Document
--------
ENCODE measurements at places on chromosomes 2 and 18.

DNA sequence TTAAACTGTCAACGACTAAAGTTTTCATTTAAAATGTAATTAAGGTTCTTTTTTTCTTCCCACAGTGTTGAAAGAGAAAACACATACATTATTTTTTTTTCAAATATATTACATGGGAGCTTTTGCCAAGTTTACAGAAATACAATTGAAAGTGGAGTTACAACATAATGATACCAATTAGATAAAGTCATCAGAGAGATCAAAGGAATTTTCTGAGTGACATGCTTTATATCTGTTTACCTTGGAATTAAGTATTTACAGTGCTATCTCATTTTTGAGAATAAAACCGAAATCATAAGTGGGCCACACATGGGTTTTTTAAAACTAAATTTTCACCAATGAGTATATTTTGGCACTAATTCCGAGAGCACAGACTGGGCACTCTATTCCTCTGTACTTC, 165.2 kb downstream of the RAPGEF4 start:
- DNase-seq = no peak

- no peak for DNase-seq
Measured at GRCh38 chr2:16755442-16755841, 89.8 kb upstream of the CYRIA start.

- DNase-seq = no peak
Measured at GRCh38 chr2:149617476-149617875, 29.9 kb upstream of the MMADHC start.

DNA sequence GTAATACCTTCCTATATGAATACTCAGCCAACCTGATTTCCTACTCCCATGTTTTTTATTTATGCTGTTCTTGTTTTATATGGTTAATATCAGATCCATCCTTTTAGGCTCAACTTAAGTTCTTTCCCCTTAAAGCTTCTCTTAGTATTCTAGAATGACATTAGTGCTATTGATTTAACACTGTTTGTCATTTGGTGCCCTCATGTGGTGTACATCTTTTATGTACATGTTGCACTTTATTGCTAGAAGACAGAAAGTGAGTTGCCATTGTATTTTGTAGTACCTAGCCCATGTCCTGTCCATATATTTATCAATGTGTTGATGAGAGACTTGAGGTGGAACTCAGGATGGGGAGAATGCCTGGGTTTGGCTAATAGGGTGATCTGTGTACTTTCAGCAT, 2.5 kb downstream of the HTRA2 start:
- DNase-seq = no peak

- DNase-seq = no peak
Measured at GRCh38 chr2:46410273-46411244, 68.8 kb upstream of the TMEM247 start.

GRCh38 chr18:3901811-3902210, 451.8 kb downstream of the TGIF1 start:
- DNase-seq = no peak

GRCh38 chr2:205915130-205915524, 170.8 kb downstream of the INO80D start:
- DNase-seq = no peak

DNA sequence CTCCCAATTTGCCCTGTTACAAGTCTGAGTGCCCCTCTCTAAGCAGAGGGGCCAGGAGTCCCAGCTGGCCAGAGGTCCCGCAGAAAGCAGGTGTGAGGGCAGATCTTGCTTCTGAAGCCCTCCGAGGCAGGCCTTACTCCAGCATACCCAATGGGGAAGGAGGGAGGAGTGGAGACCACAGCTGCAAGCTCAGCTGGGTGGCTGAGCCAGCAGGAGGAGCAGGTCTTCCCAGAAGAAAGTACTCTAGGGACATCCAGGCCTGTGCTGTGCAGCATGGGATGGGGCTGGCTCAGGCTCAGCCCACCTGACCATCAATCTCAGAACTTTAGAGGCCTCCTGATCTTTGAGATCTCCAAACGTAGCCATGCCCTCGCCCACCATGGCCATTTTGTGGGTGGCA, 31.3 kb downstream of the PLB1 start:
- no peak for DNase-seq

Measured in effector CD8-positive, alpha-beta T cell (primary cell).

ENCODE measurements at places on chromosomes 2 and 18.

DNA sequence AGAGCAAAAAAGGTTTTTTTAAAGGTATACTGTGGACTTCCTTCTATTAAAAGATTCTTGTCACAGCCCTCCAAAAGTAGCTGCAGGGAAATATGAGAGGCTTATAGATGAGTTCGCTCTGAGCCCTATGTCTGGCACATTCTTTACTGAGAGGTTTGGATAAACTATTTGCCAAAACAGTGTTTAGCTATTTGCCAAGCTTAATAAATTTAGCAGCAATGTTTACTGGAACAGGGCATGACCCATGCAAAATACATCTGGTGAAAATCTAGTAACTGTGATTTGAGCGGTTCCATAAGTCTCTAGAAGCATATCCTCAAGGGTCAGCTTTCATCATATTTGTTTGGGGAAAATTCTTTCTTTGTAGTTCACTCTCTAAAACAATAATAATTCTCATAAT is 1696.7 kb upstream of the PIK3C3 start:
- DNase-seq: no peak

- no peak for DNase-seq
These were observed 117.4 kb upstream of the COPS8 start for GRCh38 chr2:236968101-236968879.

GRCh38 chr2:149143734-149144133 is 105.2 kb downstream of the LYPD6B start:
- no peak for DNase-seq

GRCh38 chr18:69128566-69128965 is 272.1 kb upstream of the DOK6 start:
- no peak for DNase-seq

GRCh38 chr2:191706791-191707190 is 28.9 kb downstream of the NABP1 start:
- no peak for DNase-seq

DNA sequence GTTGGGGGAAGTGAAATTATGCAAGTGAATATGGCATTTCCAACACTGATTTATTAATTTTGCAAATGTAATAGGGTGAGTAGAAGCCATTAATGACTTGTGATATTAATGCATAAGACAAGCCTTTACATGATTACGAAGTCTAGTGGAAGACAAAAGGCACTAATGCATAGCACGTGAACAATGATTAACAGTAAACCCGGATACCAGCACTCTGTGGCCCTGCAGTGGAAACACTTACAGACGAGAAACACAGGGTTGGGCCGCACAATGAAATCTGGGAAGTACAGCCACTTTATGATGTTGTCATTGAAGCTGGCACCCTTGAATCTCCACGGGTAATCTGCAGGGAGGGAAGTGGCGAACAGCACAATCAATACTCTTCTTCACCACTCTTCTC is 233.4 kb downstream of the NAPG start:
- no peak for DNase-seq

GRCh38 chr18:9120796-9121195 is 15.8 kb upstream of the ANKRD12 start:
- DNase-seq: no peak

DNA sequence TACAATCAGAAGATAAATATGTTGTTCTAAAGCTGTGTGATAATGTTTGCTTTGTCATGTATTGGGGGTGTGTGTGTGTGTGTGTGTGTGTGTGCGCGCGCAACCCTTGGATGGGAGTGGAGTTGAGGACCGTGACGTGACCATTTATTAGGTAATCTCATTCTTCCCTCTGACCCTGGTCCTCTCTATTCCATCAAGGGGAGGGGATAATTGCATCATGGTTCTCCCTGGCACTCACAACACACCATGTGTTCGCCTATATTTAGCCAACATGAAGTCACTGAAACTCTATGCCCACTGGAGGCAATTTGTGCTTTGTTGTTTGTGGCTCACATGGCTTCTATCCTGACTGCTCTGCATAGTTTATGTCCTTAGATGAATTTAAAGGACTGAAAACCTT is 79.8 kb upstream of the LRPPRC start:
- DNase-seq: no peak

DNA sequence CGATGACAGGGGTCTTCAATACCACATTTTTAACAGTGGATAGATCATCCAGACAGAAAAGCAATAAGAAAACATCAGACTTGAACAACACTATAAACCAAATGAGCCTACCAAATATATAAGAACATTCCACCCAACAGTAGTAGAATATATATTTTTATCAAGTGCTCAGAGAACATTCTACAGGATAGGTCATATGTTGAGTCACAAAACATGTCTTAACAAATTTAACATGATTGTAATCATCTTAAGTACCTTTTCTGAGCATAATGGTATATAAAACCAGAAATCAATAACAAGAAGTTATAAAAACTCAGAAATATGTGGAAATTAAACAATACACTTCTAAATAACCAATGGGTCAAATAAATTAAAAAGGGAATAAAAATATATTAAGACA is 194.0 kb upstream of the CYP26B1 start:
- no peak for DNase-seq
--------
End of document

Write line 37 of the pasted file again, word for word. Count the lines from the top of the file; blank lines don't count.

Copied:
- no peak for DNase-seq